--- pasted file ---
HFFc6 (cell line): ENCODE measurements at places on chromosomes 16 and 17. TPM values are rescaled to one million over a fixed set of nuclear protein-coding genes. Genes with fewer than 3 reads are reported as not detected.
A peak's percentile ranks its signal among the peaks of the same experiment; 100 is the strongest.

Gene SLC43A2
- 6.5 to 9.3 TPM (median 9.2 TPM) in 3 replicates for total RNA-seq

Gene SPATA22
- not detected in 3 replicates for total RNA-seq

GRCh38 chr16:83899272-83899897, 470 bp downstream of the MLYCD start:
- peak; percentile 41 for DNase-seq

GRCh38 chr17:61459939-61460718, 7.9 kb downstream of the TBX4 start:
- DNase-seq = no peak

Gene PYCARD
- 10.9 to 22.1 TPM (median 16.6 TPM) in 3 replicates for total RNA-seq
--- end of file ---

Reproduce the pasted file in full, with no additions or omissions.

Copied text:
HFFc6 (cell line): ENCODE measurements at places on chromosomes 16 and 17. TPM values are rescaled to one million over a fixed set of nuclear protein-coding genes. Genes with fewer than 3 reads are reported as not detected.
A peak's percentile ranks its signal among the peaks of the same experiment; 100 is the strongest.

Gene SLC43A2
- 6.5 to 9.3 TPM (median 9.2 TPM) in 3 replicates for total RNA-seq

Gene SPATA22
- not detected in 3 replicates for total RNA-seq

GRCh38 chr16:83899272-83899897, 470 bp downstream of the MLYCD start:
- peak; percentile 41 for DNase-seq

GRCh38 chr17:61459939-61460718, 7.9 kb downstream of the TBX4 start:
- DNase-seq = no peak

Gene PYCARD
- 10.9 to 22.1 TPM (median 16.6 TPM) in 3 replicates for total RNA-seq